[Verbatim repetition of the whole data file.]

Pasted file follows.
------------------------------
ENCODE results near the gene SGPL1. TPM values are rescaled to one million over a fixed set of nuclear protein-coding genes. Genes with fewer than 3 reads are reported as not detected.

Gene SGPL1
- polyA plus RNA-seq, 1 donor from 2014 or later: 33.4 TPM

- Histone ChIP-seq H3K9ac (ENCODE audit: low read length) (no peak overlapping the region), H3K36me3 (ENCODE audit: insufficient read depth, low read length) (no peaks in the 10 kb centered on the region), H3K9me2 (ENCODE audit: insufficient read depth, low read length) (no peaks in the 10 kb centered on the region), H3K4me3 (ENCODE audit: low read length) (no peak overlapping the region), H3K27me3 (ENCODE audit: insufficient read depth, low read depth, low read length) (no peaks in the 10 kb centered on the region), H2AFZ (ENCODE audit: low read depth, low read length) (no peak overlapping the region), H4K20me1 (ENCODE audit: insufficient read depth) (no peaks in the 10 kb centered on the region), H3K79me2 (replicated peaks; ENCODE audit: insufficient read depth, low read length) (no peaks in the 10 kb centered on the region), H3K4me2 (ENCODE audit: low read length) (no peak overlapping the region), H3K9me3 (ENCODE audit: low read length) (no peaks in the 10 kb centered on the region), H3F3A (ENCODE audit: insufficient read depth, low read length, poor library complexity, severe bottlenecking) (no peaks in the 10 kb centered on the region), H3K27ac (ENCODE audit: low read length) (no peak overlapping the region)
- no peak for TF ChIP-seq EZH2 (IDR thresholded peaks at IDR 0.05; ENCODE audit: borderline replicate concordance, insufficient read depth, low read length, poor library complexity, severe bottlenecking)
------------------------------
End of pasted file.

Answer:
ENCODE results near the gene SGPL1. TPM values are rescaled to one million over a fixed set of nuclear protein-coding genes. Genes with fewer than 3 reads are reported as not detected.

Gene SGPL1
- polyA plus RNA-seq, 1 donor from 2014 or later: 33.4 TPM

- Histone ChIP-seq H3K9ac (ENCODE audit: low read length) (no peak overlapping the region), H3K36me3 (ENCODE audit: insufficient read depth, low read length) (no peaks in the 10 kb centered on the region), H3K9me2 (ENCODE audit: insufficient read depth, low read length) (no peaks in the 10 kb centered on the region), H3K4me3 (ENCODE audit: low read length) (no peak overlapping the region), H3K27me3 (ENCODE audit: insufficient read depth, low read depth, low read length) (no peaks in the 10 kb centered on the region), H2AFZ (ENCODE audit: low read depth, low read length) (no peak overlapping the region), H4K20me1 (ENCODE audit: insufficient read depth) (no peaks in the 10 kb centered on the region), H3K79me2 (replicated peaks; ENCODE audit: insufficient read depth, low read length) (no peaks in the 10 kb centered on the region), H3K4me2 (ENCODE audit: low read length) (no peak overlapping the region), H3K9me3 (ENCODE audit: low read length) (no peaks in the 10 kb centered on the region), H3F3A (ENCODE audit: insufficient read depth, low read length, poor library complexity, severe bottlenecking) (no peaks in the 10 kb centered on the region), H3K27ac (ENCODE audit: low read length) (no peak overlapping the region)
- no peak for TF ChIP-seq EZH2 (IDR thresholded peaks at IDR 0.05; ENCODE audit: borderline replicate concordance, insufficient read depth, low read length, poor library complexity, severe bottlenecking)